Nietzsche's Dangerous Game
Philosophy in the Twilight of the Idols
By Daniel W. Conway
Publisher: Cambridge University Press
Print Publication Year: 1997
Online Publication Date:December 2009
Chapter DOI: http://dx.doi.org/10.1017/CBO9780511624735.003
All great problems demand great love, and of that only strong, round, secure spirits who have a firm grip on themselves are capable. It makes the most telling difference whether a thinker has a personal relationship to his problems and finds in them his destiny, his distress, and his greatest happiness, or an “impersonal” one, meaning that he can do no better than to touch them and grasp them with the antennae of cold, curious thought.(GS 345)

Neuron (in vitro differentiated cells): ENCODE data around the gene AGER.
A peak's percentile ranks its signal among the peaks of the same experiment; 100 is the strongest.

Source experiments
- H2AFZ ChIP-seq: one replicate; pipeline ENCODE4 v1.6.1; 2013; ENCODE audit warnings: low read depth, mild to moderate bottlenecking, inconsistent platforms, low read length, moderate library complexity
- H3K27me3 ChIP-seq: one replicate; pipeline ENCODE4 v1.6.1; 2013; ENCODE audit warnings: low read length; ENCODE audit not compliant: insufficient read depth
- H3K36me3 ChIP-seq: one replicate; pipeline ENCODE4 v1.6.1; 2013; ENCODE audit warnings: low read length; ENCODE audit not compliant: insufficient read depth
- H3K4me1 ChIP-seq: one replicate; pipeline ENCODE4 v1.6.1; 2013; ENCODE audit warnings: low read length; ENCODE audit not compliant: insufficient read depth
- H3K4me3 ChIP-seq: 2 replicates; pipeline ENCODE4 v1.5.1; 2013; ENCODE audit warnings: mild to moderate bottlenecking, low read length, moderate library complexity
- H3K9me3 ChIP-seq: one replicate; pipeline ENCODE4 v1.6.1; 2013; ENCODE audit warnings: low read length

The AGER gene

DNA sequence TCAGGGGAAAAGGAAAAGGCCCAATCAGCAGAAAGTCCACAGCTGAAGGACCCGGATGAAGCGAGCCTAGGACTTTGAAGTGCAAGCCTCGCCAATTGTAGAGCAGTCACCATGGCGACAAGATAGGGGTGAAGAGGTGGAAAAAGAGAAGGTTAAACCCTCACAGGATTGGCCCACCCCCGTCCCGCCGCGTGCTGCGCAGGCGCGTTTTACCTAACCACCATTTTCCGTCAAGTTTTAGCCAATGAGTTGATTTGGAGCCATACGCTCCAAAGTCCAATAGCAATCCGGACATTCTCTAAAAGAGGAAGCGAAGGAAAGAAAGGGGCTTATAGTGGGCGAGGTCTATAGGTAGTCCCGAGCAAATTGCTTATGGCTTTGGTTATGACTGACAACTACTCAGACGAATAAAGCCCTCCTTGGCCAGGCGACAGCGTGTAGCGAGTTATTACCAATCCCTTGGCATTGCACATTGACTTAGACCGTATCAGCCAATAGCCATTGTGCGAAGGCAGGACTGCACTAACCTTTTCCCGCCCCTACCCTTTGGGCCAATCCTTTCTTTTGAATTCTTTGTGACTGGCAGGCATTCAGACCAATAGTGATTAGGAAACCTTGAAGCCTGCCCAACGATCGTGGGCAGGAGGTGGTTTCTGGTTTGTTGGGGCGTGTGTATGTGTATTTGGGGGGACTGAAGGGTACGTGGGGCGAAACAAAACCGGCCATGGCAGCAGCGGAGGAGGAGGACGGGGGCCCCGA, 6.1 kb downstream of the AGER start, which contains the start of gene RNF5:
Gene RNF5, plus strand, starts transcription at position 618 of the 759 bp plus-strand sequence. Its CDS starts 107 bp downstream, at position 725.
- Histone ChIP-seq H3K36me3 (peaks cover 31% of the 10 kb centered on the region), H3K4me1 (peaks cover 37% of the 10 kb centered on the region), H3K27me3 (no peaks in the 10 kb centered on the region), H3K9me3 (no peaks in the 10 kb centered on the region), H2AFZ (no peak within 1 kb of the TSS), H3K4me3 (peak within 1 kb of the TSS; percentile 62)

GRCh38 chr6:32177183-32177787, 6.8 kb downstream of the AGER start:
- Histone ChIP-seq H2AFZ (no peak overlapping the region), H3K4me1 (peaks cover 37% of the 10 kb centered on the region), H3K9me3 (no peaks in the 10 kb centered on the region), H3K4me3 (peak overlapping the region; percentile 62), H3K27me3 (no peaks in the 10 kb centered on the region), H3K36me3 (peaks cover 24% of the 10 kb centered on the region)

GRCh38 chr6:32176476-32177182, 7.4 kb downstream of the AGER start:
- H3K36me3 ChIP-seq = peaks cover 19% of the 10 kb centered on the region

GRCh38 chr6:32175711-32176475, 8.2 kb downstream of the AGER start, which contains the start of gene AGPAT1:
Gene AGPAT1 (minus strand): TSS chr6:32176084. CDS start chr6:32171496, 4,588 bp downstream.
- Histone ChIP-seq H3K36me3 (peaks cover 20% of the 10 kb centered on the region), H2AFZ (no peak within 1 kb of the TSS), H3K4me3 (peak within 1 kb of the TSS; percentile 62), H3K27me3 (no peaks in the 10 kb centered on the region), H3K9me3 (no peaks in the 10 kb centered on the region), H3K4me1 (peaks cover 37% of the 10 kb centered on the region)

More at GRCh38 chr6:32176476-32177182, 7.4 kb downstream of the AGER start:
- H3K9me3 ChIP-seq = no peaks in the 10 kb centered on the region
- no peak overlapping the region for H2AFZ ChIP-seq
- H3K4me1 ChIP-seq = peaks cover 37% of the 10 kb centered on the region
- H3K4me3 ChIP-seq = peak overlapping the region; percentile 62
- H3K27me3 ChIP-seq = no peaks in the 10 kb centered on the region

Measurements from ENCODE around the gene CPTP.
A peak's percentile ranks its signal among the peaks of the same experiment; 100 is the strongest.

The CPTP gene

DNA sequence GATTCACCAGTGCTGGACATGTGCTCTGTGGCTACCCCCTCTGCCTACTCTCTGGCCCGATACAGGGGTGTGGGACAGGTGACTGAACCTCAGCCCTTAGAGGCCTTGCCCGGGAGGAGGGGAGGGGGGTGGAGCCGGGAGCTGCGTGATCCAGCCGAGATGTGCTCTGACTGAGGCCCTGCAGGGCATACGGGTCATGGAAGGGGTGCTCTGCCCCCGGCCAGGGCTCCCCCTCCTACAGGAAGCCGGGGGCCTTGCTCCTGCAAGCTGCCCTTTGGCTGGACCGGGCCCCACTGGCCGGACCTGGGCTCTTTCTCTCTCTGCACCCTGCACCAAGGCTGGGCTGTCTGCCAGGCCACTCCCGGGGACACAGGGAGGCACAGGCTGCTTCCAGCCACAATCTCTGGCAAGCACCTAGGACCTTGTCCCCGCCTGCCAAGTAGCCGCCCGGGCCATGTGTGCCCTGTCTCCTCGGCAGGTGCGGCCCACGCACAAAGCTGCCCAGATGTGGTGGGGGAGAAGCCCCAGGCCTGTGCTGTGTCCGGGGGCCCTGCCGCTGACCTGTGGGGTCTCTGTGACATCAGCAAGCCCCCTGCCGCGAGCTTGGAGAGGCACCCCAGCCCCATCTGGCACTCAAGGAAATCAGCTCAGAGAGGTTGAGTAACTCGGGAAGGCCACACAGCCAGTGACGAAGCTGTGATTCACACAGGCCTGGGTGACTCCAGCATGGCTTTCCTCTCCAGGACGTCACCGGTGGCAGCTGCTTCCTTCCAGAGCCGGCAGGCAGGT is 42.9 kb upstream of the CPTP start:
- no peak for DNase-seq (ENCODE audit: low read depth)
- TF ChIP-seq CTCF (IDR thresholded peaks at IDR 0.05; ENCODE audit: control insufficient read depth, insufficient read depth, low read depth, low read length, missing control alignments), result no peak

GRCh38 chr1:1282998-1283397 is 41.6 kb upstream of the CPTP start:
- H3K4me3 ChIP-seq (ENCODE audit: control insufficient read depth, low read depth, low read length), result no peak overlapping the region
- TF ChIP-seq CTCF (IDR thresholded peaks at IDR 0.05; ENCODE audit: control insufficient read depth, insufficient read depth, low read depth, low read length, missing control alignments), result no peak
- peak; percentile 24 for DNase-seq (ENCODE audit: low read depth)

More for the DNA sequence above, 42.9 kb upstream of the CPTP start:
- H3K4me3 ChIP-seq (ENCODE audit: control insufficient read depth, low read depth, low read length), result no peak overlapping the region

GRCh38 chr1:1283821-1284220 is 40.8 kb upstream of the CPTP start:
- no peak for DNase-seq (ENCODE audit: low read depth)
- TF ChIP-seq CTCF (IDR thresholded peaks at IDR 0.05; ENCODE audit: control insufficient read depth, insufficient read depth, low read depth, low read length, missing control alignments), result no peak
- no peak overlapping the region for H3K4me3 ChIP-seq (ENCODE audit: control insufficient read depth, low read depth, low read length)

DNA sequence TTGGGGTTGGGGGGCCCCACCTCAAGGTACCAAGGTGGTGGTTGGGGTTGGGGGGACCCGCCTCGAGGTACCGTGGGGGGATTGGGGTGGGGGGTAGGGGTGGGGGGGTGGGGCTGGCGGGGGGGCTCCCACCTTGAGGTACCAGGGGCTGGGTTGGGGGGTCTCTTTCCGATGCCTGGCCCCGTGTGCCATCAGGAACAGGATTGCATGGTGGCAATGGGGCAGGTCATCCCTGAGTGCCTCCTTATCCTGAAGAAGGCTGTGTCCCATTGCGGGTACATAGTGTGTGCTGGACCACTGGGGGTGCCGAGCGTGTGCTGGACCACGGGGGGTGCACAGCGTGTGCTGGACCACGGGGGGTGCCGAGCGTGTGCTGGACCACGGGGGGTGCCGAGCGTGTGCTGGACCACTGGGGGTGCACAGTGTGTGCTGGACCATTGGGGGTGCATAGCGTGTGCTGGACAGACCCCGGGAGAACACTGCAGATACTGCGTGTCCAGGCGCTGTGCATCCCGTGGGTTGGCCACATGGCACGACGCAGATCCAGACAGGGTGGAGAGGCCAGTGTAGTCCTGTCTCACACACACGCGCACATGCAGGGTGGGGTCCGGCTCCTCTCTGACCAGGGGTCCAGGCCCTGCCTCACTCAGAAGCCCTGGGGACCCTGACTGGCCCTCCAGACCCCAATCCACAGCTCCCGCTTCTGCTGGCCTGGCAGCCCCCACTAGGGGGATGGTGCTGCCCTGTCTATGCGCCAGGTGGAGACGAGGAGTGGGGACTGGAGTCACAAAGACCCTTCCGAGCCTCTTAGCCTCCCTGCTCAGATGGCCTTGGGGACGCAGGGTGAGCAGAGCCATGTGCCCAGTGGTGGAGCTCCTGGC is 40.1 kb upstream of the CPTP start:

Nothing has preoccupied me more profoundly than the problem of décadence – I had reasons.(CW P)
The profundity that Nietzsche attaches to his preoccupation with “the problem of décadence” may strike even his most loyal readers as exaggerated. Not until 1888 does he import the French term décadence into his philosophical vocabulary, and only in the flickering twilight of his sanity, in such testimonial books as Ecce Homo and The Case of Wagner, does he explicitly pronounce his own decay.
Nietzsche's pronouncement of his own decadence is, moreover, as obscure as it is candid. Like most of the themes and topics that dominate his later writings, “decadence” receives neither a formal introduction nor a sustained analysis. He apparently believes that decadence afflicts ages, epochs, peoples, and individuals, but he nowhere ventures a detailed account of the phenomenon of decay.